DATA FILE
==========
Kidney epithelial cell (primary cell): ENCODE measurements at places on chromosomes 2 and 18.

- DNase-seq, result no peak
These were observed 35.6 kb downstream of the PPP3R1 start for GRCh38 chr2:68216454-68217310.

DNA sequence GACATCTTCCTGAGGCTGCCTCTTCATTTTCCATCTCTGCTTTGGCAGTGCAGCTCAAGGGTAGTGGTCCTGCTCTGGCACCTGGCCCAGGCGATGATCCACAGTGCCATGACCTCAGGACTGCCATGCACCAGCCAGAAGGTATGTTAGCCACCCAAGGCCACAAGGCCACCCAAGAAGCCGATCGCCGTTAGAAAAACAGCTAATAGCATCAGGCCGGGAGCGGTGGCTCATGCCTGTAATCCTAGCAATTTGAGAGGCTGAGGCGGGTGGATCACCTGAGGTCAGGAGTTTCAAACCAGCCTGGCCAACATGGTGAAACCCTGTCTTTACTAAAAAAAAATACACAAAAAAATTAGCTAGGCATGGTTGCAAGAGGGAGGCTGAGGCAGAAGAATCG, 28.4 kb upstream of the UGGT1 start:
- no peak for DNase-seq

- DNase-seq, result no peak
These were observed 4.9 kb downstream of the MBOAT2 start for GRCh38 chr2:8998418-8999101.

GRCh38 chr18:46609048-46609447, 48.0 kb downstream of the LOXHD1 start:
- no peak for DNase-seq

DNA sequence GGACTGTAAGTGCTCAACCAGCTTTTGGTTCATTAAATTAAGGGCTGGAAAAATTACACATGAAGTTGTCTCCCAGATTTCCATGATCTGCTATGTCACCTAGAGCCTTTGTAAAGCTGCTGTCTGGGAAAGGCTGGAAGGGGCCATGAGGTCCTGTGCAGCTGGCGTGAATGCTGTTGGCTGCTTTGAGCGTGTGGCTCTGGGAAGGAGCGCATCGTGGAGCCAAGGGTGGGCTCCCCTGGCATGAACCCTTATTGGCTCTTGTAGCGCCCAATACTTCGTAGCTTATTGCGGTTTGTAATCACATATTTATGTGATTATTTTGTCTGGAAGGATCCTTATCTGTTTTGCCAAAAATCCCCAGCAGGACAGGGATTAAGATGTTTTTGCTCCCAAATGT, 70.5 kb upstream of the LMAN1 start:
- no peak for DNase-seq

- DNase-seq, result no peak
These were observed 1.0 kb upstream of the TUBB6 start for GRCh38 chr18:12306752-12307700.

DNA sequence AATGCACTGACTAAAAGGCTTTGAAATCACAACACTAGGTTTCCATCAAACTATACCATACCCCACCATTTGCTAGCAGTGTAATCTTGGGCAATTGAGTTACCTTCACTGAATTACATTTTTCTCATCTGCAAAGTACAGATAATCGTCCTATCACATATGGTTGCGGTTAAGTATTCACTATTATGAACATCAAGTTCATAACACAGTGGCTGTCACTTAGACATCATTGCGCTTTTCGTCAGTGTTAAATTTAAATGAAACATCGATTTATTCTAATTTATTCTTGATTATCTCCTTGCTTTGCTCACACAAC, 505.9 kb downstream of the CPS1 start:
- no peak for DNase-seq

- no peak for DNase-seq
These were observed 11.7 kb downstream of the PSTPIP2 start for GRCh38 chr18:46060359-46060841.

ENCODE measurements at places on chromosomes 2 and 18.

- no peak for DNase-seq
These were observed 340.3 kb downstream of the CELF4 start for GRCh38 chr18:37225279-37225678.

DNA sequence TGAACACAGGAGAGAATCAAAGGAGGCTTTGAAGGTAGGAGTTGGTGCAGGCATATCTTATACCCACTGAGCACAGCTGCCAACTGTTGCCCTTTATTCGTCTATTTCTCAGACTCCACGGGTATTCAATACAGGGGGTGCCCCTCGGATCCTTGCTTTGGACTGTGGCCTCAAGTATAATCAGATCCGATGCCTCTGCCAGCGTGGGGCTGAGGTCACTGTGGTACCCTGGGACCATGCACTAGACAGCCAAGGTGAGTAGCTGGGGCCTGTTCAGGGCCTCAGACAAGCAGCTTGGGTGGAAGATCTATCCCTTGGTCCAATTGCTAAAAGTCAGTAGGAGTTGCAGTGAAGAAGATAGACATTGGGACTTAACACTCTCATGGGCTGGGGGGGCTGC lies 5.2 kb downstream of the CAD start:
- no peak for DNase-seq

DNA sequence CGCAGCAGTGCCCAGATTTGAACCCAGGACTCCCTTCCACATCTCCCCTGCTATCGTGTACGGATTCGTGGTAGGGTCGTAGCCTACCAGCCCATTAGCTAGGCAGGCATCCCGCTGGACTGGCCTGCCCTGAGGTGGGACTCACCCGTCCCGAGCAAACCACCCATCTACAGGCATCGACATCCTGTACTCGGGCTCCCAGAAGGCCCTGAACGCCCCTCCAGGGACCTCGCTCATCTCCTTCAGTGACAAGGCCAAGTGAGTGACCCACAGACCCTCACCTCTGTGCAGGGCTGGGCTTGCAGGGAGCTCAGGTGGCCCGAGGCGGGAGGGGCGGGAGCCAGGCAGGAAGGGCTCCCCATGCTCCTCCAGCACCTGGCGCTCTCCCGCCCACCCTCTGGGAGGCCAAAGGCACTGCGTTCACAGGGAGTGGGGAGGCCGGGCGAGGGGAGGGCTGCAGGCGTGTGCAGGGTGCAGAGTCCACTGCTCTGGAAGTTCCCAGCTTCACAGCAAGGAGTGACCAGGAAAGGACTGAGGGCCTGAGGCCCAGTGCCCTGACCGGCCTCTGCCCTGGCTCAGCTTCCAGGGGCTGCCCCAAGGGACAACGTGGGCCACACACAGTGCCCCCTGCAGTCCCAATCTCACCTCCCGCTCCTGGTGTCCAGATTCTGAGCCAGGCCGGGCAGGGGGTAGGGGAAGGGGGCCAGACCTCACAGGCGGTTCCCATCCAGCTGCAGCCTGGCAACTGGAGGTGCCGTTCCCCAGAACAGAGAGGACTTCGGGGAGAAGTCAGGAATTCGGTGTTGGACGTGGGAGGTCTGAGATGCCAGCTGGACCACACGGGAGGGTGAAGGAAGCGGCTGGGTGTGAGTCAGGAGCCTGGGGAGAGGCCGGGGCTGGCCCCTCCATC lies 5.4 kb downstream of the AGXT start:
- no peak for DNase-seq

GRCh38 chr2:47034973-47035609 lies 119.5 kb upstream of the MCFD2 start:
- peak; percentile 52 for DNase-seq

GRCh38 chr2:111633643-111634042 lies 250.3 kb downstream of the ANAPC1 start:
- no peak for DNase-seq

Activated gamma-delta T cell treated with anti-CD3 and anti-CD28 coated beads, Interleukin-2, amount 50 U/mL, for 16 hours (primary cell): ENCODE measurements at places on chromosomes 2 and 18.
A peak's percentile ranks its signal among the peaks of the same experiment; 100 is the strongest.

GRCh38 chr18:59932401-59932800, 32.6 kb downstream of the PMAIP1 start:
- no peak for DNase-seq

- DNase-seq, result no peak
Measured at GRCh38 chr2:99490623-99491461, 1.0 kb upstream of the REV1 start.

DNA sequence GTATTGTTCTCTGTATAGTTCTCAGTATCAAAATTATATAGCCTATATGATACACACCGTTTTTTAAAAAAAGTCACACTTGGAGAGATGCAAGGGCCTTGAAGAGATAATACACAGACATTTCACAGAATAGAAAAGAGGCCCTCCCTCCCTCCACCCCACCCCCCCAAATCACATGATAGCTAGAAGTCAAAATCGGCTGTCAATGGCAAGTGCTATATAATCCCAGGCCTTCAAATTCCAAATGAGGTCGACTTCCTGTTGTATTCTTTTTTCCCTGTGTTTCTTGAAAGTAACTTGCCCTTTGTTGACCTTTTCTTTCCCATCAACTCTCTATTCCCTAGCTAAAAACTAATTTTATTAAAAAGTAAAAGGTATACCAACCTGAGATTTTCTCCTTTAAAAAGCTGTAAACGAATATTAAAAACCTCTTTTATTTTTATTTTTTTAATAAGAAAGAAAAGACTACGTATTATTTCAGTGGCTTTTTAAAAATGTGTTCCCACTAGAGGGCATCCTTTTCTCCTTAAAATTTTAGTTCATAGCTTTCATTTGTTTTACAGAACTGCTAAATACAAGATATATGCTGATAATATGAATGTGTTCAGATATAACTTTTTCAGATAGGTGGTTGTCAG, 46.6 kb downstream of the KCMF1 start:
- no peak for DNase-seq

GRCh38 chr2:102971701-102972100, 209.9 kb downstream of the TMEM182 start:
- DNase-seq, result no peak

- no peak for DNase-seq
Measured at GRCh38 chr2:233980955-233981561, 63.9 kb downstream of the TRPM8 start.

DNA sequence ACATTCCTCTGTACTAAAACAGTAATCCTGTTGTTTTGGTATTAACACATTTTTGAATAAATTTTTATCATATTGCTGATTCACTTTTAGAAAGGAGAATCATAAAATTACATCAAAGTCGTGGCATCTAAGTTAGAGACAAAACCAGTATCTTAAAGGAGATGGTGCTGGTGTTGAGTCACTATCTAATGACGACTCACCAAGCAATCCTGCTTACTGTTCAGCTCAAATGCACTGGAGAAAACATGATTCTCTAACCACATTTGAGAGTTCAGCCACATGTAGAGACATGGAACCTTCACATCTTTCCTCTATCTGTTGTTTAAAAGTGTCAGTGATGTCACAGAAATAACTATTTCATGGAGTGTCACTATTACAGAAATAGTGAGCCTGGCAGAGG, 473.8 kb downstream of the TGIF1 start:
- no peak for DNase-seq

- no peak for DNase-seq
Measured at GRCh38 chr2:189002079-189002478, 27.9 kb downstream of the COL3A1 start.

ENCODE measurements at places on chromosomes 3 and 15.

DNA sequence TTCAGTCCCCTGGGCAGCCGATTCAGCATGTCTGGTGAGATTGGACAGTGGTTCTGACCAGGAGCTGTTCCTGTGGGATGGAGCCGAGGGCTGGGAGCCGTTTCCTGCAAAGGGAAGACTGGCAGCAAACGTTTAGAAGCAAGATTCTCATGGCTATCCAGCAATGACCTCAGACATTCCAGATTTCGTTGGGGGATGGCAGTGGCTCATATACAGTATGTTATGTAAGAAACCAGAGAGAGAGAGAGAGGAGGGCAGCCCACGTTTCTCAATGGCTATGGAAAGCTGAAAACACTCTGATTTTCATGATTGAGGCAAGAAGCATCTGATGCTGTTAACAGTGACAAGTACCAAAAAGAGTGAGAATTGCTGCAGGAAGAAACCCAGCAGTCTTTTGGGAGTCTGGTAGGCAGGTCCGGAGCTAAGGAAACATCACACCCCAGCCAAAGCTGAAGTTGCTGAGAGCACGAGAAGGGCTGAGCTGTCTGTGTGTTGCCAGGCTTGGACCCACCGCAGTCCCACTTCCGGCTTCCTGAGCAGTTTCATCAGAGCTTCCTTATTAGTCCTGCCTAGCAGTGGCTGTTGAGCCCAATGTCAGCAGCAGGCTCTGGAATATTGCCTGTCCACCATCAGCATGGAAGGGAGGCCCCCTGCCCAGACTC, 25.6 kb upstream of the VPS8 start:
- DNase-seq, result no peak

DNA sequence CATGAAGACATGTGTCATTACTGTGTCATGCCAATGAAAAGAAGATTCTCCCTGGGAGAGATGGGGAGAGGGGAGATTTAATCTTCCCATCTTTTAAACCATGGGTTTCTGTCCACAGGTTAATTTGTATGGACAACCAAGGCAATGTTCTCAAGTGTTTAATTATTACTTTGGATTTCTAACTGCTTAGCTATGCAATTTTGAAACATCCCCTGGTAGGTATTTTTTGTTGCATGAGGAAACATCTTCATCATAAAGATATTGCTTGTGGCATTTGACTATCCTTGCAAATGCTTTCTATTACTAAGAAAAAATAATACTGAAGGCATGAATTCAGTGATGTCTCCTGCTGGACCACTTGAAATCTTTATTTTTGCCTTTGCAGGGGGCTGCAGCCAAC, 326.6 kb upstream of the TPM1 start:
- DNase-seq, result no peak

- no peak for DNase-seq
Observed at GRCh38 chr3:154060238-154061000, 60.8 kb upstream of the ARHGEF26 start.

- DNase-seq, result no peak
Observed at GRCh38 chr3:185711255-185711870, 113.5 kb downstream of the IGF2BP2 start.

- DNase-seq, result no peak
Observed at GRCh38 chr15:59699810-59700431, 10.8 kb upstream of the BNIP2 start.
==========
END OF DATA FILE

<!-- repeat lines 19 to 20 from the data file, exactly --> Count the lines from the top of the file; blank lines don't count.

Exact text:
- no peak for DNase-seq
These were observed 340.3 kb downstream of the CELF4 start for GRCh38 chr18:37225279-37225678.